The intestinal flora plays significant roles in the formation and development of CRC via producing carcinogenic toxins and metabolites, causing intestinal dysbiosis, and altering immune response [14]. However, current knowledge of the specific mechanism by which intestinal flora influences the pathogenesis of CRC remains limited. In this study, we utilized text mining to extract the intestinal flora-related genes. With further analyses of the functional enrichments and PPI network, we identified 8 key genes associated with intestinal flora and the development of CRC. Finally, candidate drugs targeting 4 key genes (CSF2, CXCL8, IL6R, and CXCL10) were derived using the DGIdb database.

To explore whether intestinal flora contributes to the development of CRC via regulating gene expression, we identified the DEGs between CRC and normal samples. The interaction of the DEGs and intestinal flora-related genes extracted by text mining was selected for further functional enrichments and PPI analyses. Functional enrichment of the 48 selected DEGs in the GO biological process and KEGG pathways highlight their role in immune response, inflammatory response, and intestinal function. Previous studies have confirmed that alteration of intestinal flora can promote CRC development by inducing inflammation, immune suppression, and attacking the gut barrier system [21,22,23]. Moreover, intestinal flora has been proven to promote tumorigenesis and chemoresistance of CRC via regulating gene expression [24,25,26]. Therefore, the mechanism of intestinal flora contributing to the development of CRC is complex and multifaceted.

Using the MCODE plug-in, we created the most significant cluster network, including 8 genes. 87.5% (7/8) of these genes enriched in the cytokine-cytokine receptor interaction pathway, indicating that interactions between the intestinal flora and immune system contribute to the development of CRC.

Drug resistance has been a Gordian knot in the treatment of cancer. Therefore, we identified a list of 24 drugs with the potential therapeutic efficacy against CRC. Among the 8 key genes, the potential gene targets of these drugs are CSF2, CXCL8, IL6R, and CXCL10, and most of the drugs were CSF2 and CXCL8 inhibitors. As a cytokine, CSF2 can stimulate the recruitment and maturation of dendritic cells to induce protective immunity and then exert anti-tumor effects [27]. Yet in the tumor microenvironment, CSF2 is often up-regulated and suppress the immune response, resulting in a poor prognosis for patients [27, 28]. Another cytokine, CXCL8, has been proven to be associated with chemoresistance of CRC [29]. The increased expression of CXCL8 induced by anti-cancer drugs, such as doxorubicin and cisplatin, can upregulate the expression of ATP-binding cassette transporters, resulting in poor chemotherapeutic response [29]. Moreover, a high level of CXCL8 predicted poor overall survival in patients with CRC [30], which is contrary to our findings in this study. This discrepancy probably attributes to the expression characteristics of CXCL8 in different cells within CRC tissues. The tumor microenvironment is a complex system that contains infiltrating immune cells, epithelial cells, and fibroblasts, as well as tumor cells. In addition, CXCL8 is a pro-inflammatory cytokine produced by tumor cells, neutrophils, and endothelial cells [31]. Oladipo et al. found that CRC patients with CXCL8 positivity in the tumor-infiltrating cells had a significantly improved prognosis compared with patients with negativity [32]. Therefore, we speculated that CXCL8 expression in infiltrating cells was dominant in CRC tissues that were obtained from the TCGA database. Among the listed drugs, cetuximab was considered as a prospective drug for CRC therapy thanks to its ability to decrease CXCL8 expression other than inhibiting the epidermal growth factor receptor [33, 34].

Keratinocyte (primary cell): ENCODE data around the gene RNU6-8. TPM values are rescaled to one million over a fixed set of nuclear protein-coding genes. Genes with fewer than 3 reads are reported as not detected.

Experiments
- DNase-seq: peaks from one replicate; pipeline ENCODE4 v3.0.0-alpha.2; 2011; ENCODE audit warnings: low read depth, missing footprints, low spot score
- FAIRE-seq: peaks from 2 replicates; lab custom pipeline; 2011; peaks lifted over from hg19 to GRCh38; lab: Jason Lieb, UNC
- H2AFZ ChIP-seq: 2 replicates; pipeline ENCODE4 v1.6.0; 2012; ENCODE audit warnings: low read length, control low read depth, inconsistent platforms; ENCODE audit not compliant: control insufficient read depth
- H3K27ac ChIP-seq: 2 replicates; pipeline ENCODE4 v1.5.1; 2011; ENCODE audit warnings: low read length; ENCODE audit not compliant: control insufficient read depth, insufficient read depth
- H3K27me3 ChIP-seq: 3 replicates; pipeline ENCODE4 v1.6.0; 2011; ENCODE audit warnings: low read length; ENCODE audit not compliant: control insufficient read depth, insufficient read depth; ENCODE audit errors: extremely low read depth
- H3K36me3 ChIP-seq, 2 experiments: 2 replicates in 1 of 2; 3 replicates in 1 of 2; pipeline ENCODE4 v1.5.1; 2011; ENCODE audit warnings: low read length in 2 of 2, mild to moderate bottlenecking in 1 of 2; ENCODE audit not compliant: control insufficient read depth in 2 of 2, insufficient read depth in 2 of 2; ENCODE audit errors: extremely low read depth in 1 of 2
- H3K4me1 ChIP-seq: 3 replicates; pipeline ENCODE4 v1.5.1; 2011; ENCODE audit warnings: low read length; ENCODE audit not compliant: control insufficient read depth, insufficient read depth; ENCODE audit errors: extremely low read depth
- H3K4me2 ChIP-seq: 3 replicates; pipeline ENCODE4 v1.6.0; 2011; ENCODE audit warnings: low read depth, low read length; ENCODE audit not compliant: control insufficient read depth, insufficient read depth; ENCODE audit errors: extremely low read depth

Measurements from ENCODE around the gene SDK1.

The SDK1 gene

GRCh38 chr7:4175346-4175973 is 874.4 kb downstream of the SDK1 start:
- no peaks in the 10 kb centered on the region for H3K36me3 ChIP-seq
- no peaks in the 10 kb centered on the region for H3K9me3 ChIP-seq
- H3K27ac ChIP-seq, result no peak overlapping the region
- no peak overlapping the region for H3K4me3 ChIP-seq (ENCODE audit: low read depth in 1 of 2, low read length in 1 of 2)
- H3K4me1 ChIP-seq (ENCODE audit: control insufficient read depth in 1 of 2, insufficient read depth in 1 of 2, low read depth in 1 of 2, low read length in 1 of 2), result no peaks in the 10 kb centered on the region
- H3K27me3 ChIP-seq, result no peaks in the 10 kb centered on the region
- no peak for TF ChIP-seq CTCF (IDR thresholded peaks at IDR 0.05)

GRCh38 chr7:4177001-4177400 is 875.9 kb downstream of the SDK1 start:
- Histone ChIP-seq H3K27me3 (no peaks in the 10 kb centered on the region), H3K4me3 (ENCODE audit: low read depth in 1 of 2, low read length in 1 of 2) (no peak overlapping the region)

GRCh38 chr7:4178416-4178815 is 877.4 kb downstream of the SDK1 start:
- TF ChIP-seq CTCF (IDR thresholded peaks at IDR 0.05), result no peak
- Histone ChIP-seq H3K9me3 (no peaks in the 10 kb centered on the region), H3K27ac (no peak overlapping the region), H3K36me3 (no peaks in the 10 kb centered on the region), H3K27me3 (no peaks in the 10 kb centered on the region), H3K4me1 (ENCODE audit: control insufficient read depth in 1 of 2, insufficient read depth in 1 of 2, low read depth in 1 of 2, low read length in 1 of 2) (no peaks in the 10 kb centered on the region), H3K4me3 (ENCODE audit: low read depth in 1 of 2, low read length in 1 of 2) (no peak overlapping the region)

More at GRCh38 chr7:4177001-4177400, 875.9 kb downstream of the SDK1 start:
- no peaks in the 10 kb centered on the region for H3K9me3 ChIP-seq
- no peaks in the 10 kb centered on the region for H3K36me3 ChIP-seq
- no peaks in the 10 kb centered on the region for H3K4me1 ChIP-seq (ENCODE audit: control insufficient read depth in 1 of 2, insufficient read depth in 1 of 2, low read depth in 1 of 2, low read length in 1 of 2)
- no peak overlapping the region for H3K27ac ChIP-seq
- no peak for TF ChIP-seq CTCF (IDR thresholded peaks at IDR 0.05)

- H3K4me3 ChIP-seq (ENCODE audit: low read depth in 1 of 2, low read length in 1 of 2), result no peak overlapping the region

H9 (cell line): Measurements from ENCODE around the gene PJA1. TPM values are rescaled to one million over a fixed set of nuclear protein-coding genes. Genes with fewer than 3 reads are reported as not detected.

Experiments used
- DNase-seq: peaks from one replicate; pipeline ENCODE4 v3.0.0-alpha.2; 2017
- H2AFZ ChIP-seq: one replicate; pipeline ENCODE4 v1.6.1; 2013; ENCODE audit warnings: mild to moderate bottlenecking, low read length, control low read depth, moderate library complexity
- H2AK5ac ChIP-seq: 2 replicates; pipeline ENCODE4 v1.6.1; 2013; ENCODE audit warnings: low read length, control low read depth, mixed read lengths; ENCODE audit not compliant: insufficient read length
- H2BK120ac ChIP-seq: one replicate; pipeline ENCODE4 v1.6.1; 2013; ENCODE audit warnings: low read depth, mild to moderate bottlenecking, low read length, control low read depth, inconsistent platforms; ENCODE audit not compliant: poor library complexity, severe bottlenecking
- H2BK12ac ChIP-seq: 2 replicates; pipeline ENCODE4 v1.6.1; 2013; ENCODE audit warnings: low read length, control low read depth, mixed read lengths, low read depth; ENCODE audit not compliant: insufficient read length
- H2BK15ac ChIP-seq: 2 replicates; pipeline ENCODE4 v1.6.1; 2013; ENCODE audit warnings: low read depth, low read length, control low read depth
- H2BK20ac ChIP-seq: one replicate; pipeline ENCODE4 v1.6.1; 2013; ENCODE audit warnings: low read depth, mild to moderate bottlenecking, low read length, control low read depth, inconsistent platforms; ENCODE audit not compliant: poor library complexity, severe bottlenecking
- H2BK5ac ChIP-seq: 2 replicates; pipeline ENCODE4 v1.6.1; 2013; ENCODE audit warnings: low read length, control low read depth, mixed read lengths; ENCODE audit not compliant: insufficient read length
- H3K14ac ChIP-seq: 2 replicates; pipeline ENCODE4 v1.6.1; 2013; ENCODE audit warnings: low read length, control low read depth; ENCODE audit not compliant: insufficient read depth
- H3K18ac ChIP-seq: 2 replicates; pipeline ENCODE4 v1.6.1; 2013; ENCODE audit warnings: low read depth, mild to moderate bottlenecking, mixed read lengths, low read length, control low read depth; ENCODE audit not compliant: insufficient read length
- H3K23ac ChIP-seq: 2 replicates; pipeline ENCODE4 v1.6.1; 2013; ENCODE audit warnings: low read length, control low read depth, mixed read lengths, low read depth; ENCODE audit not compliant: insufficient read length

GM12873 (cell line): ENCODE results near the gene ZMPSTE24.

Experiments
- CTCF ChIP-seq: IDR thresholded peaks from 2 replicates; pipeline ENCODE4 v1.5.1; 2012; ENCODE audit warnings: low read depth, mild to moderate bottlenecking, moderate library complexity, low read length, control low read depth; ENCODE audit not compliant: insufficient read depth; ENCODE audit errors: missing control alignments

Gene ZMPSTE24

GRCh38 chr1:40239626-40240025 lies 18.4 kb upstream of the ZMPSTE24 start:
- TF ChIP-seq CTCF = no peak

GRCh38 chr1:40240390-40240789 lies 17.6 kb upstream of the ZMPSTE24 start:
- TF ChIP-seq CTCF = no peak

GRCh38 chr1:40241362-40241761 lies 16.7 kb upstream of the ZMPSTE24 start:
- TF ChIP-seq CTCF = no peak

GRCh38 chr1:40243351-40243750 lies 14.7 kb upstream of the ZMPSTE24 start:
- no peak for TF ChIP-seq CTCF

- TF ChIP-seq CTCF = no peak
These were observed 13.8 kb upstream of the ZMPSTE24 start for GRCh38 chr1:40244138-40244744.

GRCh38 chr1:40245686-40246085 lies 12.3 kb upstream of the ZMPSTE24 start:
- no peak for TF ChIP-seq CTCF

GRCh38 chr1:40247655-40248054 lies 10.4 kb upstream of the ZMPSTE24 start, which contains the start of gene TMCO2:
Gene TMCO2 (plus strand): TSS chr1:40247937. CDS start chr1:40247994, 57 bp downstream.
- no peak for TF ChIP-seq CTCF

IL6R is the receptor of IL-6, which forms a dimer with glycoprotein-130. IL-6 binds the IL6R to initiate the IL-6 signaling that transduces intracellular signals via activation of the JAK-STAT3 pathway [35]. Research has suggested that the IL-6 signaling pathway plays an important role in the development and chemoresistance of various cancers, including CRC [36,37,38]. Accordingly, IL6R has been proposed as a promising target for CRC treatment. IL6R antagonist antibody, tocilizumab, could significantly reduce viability and enhance the apoptosis of CRC cells by blocking the IL-6/STAT3 pathway [39].